Editor’s Note: The terms counseling and therapy are used interchangeably throughout the story.
Amy Clark realized the importance of therapy as a teenager. Her mother, a clinical social worker, was an advocate for going to therapy and being open about mental health.
Clark said she faced obstacles growing up that a lot of children don’t experience. Clark said she often wondered if she would lose her mom due to medical issues, her parents got a divorce and close family members and friends struggled with their own mental illnesses.
Now, Clark serves as the NKU Director of Counseling at Health, Counseling and Student Wellness (HCSW)—where she uses her passion and love for counseling to help others.
Throughout her life, Clark has been in therapy on-and-off. She said counseling has benefited her personally, and that she’s passionate about it because she knows that it works.
“I see the value in it,” Clark said. “It’s helped me just to be able to process feelings. Things have gone on in my life that I needed help with. I think it’s nice to have someone to go to and have a safe space to talk.”
Even as an adult and counselor herself, Clark still goes to therapy, where she discusses personal matters, professional matters and whatever else is on her heart. She said it’s an opportunity for self-care.
Clark’s favorite thing about counseling isn’t a theory or a concept; she loves connecting with people and building relationships. Clark said she encourages people to bring their true selves to therapy, share their story and own who they are.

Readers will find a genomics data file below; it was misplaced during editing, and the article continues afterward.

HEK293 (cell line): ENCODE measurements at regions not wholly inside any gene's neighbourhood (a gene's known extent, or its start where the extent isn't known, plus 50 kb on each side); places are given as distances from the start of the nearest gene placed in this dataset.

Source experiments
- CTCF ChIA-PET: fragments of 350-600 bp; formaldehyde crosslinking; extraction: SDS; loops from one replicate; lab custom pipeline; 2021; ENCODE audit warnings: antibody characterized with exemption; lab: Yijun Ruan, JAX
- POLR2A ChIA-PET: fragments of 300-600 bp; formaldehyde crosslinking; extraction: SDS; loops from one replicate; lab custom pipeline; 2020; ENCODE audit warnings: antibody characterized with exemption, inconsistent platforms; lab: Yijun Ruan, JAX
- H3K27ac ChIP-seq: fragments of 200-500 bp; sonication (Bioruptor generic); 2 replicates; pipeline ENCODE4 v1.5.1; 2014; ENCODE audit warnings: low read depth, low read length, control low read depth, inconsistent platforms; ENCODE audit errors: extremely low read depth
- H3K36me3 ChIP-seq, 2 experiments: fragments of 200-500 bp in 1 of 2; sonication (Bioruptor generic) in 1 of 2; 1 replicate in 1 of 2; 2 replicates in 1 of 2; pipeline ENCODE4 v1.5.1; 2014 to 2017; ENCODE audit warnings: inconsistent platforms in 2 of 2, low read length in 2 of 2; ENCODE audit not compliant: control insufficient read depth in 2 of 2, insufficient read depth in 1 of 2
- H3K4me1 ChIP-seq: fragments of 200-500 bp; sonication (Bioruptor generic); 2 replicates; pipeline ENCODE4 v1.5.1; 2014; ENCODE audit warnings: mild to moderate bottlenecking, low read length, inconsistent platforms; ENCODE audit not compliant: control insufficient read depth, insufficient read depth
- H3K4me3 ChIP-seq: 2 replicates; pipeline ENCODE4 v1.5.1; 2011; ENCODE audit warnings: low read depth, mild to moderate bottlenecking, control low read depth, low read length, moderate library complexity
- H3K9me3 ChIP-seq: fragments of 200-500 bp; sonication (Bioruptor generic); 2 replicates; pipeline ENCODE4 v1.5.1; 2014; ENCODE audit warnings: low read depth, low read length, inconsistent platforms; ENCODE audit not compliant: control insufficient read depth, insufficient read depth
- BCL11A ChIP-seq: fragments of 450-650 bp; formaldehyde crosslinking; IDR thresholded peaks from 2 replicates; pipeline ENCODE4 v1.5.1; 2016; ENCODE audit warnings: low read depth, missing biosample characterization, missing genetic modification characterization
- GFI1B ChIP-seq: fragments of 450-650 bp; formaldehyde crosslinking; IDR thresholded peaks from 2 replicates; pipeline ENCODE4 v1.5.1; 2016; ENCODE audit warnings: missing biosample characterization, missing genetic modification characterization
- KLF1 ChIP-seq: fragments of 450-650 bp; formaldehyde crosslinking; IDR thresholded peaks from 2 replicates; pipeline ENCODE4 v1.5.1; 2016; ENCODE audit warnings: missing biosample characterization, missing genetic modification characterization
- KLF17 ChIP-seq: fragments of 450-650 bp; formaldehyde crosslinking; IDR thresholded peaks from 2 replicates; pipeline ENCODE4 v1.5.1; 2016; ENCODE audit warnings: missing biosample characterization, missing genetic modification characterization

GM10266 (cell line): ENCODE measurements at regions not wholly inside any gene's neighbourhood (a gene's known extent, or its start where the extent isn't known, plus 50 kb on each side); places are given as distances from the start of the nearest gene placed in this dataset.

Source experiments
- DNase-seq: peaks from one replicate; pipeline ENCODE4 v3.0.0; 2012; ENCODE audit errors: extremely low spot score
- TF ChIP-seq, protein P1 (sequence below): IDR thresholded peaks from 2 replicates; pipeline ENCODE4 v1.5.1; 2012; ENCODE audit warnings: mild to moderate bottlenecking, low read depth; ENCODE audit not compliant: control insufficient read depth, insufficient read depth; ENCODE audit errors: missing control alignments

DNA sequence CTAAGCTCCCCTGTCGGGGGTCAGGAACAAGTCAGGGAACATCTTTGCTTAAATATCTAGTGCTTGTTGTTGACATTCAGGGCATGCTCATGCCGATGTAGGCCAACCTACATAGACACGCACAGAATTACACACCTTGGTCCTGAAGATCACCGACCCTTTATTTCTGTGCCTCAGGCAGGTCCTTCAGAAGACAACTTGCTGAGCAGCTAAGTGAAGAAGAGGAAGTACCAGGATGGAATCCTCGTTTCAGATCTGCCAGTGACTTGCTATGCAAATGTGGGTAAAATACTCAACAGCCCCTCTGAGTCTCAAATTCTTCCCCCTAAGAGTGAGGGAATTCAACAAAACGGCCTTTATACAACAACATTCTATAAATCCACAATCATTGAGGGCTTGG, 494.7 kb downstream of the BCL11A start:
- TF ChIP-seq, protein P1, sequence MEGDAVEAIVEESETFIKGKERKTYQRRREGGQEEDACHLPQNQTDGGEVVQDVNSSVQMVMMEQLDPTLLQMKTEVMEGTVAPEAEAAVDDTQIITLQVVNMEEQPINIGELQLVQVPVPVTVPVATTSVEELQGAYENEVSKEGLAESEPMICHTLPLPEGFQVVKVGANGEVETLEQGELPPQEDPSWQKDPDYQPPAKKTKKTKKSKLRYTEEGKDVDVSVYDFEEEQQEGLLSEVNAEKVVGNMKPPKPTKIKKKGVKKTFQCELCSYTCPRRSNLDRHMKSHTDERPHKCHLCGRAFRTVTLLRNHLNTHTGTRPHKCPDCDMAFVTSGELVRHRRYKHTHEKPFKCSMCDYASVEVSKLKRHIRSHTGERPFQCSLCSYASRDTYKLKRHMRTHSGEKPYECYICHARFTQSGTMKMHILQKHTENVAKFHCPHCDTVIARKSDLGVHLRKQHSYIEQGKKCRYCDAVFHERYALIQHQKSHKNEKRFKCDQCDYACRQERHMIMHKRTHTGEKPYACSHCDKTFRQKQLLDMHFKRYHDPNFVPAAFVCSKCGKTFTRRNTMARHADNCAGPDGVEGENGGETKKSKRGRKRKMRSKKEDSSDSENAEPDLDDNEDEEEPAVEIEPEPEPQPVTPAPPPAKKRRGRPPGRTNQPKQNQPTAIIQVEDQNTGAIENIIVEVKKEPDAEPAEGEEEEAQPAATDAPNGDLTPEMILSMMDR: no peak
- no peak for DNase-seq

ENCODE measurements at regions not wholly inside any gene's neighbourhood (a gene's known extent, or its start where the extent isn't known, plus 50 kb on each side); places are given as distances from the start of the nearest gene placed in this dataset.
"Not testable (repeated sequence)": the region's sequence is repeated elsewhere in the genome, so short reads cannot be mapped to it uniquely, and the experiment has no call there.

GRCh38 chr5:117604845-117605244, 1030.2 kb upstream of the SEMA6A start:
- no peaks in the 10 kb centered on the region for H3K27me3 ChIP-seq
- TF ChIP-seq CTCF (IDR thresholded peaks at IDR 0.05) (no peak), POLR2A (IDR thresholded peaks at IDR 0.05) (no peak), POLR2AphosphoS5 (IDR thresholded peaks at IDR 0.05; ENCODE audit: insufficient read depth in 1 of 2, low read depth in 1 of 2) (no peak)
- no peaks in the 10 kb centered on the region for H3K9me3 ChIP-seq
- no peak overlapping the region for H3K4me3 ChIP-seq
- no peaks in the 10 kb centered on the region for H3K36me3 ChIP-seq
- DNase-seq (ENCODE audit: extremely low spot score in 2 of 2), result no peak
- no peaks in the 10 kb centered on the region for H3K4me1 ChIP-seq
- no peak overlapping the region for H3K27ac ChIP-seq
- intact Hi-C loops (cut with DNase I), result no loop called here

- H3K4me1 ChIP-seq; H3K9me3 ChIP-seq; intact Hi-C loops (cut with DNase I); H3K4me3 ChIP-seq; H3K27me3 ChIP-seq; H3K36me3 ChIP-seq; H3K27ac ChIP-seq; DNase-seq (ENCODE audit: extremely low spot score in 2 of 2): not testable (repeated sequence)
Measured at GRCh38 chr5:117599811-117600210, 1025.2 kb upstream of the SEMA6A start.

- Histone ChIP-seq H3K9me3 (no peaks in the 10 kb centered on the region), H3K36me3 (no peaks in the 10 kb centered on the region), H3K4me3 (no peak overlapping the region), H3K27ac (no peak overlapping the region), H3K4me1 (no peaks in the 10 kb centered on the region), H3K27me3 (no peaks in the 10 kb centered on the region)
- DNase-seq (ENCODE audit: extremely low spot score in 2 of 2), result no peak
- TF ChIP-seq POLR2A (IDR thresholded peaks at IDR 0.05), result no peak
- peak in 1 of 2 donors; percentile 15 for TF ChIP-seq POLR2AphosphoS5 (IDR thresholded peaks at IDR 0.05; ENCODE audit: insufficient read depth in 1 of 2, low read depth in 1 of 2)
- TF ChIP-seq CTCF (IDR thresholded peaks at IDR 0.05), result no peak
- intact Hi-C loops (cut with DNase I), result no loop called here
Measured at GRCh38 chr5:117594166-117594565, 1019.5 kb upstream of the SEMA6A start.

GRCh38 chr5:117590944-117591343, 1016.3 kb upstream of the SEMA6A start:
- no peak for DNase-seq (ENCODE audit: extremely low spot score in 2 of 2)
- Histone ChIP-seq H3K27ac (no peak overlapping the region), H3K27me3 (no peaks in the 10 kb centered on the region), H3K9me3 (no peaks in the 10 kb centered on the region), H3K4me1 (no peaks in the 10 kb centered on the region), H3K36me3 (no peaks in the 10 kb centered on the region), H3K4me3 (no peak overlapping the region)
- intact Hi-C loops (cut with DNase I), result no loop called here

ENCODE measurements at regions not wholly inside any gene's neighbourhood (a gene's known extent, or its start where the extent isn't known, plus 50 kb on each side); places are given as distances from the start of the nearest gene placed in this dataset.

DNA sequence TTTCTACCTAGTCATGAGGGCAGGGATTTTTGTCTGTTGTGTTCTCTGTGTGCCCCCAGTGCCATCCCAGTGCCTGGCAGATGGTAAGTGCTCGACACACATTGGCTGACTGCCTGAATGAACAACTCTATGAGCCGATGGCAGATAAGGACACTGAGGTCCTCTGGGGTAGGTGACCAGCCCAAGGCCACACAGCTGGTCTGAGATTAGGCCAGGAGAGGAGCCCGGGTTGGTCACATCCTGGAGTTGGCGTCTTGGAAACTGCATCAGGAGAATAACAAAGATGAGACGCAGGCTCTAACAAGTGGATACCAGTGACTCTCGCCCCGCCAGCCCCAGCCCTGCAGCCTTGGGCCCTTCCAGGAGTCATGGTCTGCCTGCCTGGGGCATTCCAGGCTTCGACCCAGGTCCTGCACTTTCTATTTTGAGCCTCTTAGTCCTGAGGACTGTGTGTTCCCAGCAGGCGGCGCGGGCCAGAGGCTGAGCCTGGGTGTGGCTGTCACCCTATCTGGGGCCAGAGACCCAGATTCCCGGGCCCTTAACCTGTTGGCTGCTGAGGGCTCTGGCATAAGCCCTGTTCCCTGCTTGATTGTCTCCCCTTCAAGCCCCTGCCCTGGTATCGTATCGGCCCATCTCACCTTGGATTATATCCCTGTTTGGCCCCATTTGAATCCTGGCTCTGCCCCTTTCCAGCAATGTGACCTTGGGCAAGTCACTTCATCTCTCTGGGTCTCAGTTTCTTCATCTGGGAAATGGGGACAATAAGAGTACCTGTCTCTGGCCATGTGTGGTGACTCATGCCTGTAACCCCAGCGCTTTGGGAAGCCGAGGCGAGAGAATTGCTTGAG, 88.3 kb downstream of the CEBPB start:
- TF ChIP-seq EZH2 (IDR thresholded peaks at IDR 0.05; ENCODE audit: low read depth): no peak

“Sometimes, even in counseling, people want to kind of put on a front or might want to try to tell you what they’re supposed to say or what they should say,” Clark said. “But, I think I encourage people just to be real and be vulnerable, which is really difficult at times.”
Clark specializes in relationship and sex therapy, which is something she said people “definitely steer away from,” but something that affects everybody. Clark works with individuals and couples who are struggling with intimacy, learning how to connect or have prior history that makes their relationship more difficult.
She works with clients to process what they’re going through and work through it. Clark said she thinks that sex is over-sexualized in the world, and that some of the meaning, uniqueness and beauty of it is lost.
“I like to bring that back on track, as well. And, help people understand, it’s more than just a behavior, but it’s about the connection and knowing one another,” Clark said.
Clark said that, although the stigma around mental health—especially among college students—is dwindling, some people still think that going to therapy means you’re weak. With education and awareness about mental health, college students can open up to the idea of therapy, Clark said.
Clark said if HCSW can get students through the door and get them connected with a therapist, they may see the value in therapy.
“Sometimes it’s just them taking that first step to reach out for counseling,” Clark said. “I think that one of the things that I’m excited about, and that [HCSW] is excited about, is continuing to do more outreach—on campus—specifically so that students, staff and faculty know about our services, what we’re doing.”
She said she hopes this will allow people to see herself, and other therapists, as humans—giving them someone to relate with and talk to.
Clark said that even if an individual feels like their problem isn’t significant, they still can seek help, adding that “there’s no reason not to reach out.”
“I’m not going to say that it’s always easy because it’s not,” Clark said. “You can get into some pretty tough, vulnerable things. But, to me, it helps develop you into a healthier person, if you’re able to process and work through some of those things.”
To schedule an appointment with Health, Counseling and Student Wellness, call (859) 572-5650 or visit University Center 440.
Crisis Line: (859) 572-7777